Eight months into the Non-Prime Auto Lending (NPAL) pilot, none of the participating credit unions has had to write off a single loan, according to the program's consultant.
Created by Filene Research Institute and the National CU Foundation, the NPAL pilot kicked off in April 2014 and is slated to run through June 2015.
"We currently have a total $34 million in the portfolio — comprising 2,543 loans — and 12 credit unions offering this program," said Cynthia Campbell, Filene's director of impact and labs, who leads the auto loan pilot project.
The participating CUs are: USFCU, Burnsville, Minn., $970 million in assets; Seasons Credit Union, Middletown, Conn., $146 million; Missoula Federal Credit Union, Missoula, Mont., $399 million; CALCOE Federal Credit Union, Yakima, Wash., $26 million; EECU, Fort Worth, Texas, $1.6 billion; Laramie Plains Community Federal Credit Union, Laramie, Wyo., $41 million; Shreveport Federal Credit Union, Shreveport, La., $100 million; University Credit Union, Austin, $1.8 billion; Denver Community Credit Union, $267 million; Freedom First Credit Union, Roanoke, Va., $355 million and School's First Federal Credit Union, Santa Ana, Calif., $10.4 billion.
Two other credit unions — Cy-Fair Federal Credit Union (Houston, $195 million) and Soo Co-Op Credit Union (Sault Ste. Marie, Mich.; $152 million) — dropped out of the program due to their other priorities, Campbell said.
A spokesman for one of the participating credit unions, CALCOE, told Credit Union Journal that its nonprime loans are "performing well."
"We have gained many new members with this program, but also some current members have participated in the program, as well," said Ryanne Nesary, adding that CALCOE has issued about 295 such loans since inception.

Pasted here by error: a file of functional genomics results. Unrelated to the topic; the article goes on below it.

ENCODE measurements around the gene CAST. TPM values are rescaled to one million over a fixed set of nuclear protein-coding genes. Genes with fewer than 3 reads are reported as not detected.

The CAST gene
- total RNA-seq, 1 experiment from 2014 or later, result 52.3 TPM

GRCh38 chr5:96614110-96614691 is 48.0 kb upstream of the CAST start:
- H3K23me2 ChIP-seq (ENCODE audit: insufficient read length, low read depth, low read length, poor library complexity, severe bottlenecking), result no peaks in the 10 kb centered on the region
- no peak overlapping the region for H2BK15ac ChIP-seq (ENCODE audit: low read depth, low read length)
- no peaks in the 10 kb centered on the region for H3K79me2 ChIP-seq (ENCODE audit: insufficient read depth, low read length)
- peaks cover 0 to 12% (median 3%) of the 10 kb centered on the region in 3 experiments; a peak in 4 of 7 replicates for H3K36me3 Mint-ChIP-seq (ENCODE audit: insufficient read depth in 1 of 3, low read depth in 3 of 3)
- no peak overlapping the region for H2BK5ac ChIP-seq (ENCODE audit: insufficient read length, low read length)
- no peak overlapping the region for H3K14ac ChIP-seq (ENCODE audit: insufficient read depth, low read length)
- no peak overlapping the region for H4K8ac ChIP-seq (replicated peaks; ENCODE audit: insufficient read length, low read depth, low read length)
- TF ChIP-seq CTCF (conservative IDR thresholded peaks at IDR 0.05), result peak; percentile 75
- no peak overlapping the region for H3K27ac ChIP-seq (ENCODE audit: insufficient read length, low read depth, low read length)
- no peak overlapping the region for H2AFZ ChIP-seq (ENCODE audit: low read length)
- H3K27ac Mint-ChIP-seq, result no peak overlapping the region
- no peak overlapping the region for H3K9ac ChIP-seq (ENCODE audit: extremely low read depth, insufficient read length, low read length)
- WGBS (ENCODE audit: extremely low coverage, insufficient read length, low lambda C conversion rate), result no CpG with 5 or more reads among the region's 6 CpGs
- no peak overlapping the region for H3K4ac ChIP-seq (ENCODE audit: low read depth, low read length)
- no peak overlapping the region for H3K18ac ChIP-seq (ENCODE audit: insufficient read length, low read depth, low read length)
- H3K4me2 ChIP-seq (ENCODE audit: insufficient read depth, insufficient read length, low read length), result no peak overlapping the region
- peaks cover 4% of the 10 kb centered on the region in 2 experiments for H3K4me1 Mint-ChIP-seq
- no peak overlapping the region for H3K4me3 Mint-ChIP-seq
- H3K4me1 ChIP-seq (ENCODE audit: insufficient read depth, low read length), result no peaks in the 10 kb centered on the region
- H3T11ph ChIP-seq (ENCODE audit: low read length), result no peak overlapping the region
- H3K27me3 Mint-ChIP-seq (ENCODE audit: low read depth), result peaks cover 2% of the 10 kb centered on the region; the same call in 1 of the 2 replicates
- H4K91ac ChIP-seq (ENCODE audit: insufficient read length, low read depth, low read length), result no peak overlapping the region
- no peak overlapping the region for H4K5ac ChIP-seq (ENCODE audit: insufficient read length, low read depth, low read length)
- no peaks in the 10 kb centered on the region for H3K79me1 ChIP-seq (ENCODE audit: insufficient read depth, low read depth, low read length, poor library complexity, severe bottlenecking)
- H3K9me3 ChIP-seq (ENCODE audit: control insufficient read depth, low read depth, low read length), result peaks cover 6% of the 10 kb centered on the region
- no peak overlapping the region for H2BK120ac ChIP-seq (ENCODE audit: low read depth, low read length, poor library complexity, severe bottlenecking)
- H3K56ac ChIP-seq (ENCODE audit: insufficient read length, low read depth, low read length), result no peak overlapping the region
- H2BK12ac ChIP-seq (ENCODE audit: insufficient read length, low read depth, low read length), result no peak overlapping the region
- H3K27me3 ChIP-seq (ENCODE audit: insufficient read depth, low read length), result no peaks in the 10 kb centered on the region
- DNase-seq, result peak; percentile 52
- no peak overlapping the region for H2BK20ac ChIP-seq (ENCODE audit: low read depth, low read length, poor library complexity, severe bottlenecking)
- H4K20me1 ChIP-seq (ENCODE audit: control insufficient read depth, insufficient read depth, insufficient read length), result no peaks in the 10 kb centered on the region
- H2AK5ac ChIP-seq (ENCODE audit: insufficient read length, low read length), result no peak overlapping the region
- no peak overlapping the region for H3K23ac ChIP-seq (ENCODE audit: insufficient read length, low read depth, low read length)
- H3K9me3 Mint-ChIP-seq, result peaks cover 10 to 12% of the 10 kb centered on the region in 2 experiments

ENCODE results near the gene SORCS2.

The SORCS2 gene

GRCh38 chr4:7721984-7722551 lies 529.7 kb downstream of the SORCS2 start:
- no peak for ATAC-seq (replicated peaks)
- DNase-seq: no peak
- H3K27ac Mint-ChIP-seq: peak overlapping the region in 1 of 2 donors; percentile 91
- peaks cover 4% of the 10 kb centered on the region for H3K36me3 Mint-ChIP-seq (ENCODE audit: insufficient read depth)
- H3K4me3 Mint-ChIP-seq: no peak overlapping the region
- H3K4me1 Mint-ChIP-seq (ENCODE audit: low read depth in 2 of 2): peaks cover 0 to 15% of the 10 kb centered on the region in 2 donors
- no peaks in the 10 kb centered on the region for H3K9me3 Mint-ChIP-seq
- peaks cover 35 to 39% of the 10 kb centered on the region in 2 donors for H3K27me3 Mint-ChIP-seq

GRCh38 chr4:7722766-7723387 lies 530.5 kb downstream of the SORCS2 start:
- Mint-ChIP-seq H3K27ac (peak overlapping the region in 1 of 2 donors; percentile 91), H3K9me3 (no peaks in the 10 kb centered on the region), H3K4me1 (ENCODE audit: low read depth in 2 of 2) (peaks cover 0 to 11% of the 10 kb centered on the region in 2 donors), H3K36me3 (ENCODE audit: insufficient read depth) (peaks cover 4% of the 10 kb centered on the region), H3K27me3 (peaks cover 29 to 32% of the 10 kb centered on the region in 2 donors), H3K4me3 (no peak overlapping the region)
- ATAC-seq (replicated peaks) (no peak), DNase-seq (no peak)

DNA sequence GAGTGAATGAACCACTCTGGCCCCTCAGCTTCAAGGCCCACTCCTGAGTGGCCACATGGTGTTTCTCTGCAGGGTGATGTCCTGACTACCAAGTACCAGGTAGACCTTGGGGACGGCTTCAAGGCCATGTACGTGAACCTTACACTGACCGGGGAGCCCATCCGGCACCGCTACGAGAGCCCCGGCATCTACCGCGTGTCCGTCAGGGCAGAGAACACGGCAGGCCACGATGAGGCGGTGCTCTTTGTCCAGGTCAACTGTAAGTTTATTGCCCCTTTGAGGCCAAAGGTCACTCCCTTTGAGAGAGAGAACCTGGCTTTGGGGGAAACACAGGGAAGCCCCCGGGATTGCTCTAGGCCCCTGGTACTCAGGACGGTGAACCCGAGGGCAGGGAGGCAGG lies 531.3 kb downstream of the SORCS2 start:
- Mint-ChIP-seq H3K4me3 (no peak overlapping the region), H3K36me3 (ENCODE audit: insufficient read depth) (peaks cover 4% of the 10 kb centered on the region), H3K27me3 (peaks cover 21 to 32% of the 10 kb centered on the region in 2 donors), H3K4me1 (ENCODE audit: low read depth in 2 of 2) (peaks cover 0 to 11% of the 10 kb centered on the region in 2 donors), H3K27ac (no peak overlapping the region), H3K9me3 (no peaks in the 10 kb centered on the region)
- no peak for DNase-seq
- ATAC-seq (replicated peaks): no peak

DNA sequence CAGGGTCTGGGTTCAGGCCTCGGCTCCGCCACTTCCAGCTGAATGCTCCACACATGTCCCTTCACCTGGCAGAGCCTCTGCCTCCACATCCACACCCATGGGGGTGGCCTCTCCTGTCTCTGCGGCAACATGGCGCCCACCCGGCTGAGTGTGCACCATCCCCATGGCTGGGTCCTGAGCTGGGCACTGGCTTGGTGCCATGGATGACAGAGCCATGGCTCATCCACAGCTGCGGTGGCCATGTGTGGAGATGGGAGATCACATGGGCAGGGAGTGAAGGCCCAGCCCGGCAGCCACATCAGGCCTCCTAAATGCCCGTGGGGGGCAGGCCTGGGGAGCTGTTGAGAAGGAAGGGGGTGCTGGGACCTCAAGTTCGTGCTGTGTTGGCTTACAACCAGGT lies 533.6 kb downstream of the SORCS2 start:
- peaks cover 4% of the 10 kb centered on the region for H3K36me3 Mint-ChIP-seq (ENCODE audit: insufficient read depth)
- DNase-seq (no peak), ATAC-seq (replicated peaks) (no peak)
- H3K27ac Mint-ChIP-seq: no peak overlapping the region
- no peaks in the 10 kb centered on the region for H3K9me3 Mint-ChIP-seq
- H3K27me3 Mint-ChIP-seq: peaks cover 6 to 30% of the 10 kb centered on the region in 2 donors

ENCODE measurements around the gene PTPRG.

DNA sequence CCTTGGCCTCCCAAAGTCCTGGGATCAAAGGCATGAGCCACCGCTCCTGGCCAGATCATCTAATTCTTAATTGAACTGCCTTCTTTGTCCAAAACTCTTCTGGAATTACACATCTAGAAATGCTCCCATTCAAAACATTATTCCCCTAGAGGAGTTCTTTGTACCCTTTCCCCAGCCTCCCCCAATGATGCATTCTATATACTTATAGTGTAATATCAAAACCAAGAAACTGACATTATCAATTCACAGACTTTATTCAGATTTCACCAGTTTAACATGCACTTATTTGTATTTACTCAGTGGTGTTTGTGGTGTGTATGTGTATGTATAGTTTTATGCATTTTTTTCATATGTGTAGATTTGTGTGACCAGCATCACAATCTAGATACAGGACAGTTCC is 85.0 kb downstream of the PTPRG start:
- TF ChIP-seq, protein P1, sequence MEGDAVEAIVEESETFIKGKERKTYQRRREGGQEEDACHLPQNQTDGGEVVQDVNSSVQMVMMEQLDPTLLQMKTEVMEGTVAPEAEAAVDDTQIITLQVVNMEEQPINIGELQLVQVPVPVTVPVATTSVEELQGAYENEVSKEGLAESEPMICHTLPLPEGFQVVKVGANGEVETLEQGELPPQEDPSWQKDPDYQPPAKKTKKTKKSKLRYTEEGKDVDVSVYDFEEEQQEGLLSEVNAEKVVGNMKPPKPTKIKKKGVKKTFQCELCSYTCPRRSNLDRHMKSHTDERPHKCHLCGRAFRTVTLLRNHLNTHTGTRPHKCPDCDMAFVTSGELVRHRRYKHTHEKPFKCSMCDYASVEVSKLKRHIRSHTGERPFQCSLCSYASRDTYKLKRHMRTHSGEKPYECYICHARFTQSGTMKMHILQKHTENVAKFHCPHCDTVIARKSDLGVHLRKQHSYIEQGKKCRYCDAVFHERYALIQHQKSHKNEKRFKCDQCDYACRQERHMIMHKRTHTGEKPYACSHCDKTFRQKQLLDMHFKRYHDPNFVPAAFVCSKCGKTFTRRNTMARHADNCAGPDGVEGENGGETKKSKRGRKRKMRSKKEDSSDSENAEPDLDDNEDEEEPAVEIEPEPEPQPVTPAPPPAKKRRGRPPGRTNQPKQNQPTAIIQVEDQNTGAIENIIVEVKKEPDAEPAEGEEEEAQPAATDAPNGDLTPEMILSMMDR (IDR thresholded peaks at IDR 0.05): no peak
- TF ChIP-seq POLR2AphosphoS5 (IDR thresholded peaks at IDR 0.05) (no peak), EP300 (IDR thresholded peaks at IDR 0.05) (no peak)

CALCOE also is partnering with Filene to introduce a program called LIFT, or Lower Interest Rate for Timeliness program, under which credit-builder borrowers who make on-time payments for 18 consecutive months may be eligible to reduce their interest rate by 3% APR. "We are just starting to get eligible members at this point in time and are very excited to see how members can benefit," Nesary said.
Campbell noted that "non-prime" is a somewhat fluid concept since most credit unions and financial institutions employ their own criteria and definition of creditworthiness — but generally anything less than a 600 FICO credit score is considered "below-prime" or "non-prime." As such, the average credit score of members participating in the non-prime loan program comes in at 585.
The vast majority of these loans are being used to purchase "reliable" used cars, Campbell stated, although participating credit unions will loan on both new and used cars. The average loan is currently valued at $11,900, while the average term is 50 months (a little more than four years). That term is actually shorter than for the conventional prime auto loans, given the age and condition of most automobiles purchased through these non-prime loan arrangements.
While loan pricing is left up to each individual credit union, Campbell indicated that on average the interest rate for this portfolio is 11.63%--ranging from a high of 16% to a low of 9.11%. In comparison, borrowers with perfect credit who apply for prime auto loans generally tend to pay an interest rate of 3% to 4%.
Of course, most lenders, including credit unions, need to charge higher interest rates for non-prime loans since they pose higher risks of delinquency and loss.
But NCUF explained that when using a risk-based pricing strategy, credit unions usually discover that even with higher servicing and loss expenses, their net spread is higher than loans made to borrowers with strong credit.